Stengah wrote:
kazar wrote:

If you look up what the definition of God (http://dictionary.reference.com/brow...) other then the Gods of some attribute (like love or war), a god is a supreme being that creates and rules. If you create an AI, and you rule it, then you are it's God. You may not consider yourself as such, but it fits the actual definition. Now, if you yourself were created by a God, and you create an AI, then it also stands that your God is a super-God if you will to the AI. There is nothing wrong or unlikely that the Christian God is simply a really powerful being that was able to create the universe and everything in it. Where he came from is unknown to us, and probably beyond our comprehension (maybe we will reach that level of knowledge one day, or maybe not).

Hypatian wrote:

So, a god is a supernatural being that has full or partial dominion over some part of the universe, broken down either by locality of influence or thematic influence (or both). Up to and including the concept of one god with dominion over the entire universe of places and ideas.

I don't disagree that those are good definitions for what constitutes a god. I'm just saying that it's not my place to tell someone what they can or can't worship as a god. A man who thinks that the squirrel that lives in the tree in their backyard is the god of 212 Spruce Lane and that they need to leave a daily tribute of acorns (lest it becomes displeased and disrupt his sleep with incessant chattering) is as much a theist as a Catholic. They believe there is a god; whether that god really exists or not doesn't matter. You're free to disagree with them and their definition of a god, but they believe that a god exists, thus meeting the definition of "theist."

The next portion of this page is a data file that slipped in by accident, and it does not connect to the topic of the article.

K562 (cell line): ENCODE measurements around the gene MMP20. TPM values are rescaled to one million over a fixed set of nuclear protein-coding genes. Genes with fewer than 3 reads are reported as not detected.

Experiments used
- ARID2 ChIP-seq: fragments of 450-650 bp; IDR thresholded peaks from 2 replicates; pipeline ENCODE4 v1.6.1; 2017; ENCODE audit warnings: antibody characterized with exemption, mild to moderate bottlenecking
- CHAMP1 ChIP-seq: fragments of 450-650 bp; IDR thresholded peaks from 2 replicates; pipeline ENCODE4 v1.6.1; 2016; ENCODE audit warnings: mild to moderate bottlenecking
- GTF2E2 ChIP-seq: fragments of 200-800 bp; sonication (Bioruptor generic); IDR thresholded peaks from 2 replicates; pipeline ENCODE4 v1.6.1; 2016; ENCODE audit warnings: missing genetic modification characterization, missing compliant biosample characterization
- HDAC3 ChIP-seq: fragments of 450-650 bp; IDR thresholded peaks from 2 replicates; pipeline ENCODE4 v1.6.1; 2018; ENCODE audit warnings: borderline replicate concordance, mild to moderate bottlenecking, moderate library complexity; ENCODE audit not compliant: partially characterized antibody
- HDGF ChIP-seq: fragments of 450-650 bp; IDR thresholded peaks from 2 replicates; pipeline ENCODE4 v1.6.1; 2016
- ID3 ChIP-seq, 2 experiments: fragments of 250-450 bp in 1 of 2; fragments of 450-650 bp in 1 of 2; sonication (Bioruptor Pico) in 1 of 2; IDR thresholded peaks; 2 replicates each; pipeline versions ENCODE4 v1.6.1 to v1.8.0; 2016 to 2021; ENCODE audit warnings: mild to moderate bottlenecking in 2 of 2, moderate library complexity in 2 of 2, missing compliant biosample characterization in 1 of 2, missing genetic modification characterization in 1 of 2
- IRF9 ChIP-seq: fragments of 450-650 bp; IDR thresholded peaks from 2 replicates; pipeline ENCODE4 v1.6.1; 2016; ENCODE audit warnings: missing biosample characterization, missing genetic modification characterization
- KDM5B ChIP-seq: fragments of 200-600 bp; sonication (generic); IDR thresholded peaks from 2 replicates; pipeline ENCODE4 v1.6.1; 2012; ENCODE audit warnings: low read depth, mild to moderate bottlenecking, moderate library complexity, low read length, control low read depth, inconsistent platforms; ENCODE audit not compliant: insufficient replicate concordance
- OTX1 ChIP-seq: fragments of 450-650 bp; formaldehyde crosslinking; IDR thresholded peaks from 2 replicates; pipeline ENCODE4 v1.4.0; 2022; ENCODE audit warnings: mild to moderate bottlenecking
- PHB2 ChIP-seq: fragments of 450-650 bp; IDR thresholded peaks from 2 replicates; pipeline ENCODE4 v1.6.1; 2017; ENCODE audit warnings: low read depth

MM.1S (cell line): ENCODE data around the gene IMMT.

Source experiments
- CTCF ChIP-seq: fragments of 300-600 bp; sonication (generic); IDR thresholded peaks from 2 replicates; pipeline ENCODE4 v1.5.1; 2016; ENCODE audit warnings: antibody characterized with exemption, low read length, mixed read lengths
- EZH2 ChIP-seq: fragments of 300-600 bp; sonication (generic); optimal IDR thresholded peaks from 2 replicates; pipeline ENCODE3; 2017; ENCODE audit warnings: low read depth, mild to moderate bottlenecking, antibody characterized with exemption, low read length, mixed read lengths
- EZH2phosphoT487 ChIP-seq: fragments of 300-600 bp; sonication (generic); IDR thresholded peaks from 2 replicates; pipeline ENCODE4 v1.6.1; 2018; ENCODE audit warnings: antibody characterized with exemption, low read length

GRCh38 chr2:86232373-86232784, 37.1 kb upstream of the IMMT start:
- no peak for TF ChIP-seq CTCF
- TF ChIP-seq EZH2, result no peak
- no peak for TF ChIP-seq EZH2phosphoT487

I think what you are describing is not what is god, but what people believe is their God. If someone believes that squirrel created the world and everyone in it, then yes, that would fit into the definition of God, to that person. Whether they are right and that squirrel actually is a God could be up for debate, but that person would be a theist as he believes in that squirrel (and he might be onto something ). Where I was coming from is that ignoring all the religions today, that it is possible that there is some being that is way more advanced then we are (or possibly ever will be) that created our universe and can control it in any way he/she/it sees fit. That being would be the God of all of us, whether you believe in him or not. Yes, you can call that God an alien, but that doesn't take away from the fact that the being is a God.

Nomad wrote:
OG_slinger wrote:
LarryC wrote:

I can cook a hotdog by putting it in the microwave. I don't have to rub the heat into it with my hands.

Genesis 38:9-10 sez you shouldn't touch your hotdog lest you heat it up for the wrong person (or worse, no one).

Try reading the context there. Onan died because he deliberately and defiantly disobeyed God. There is no Biblical mandate against the physical act of masturbation. Just saying. :)

The context is deliberately ignored by many Christian sects.

So what's the defining attribute? Worship? When do you consider someone or something your God?

kazar wrote: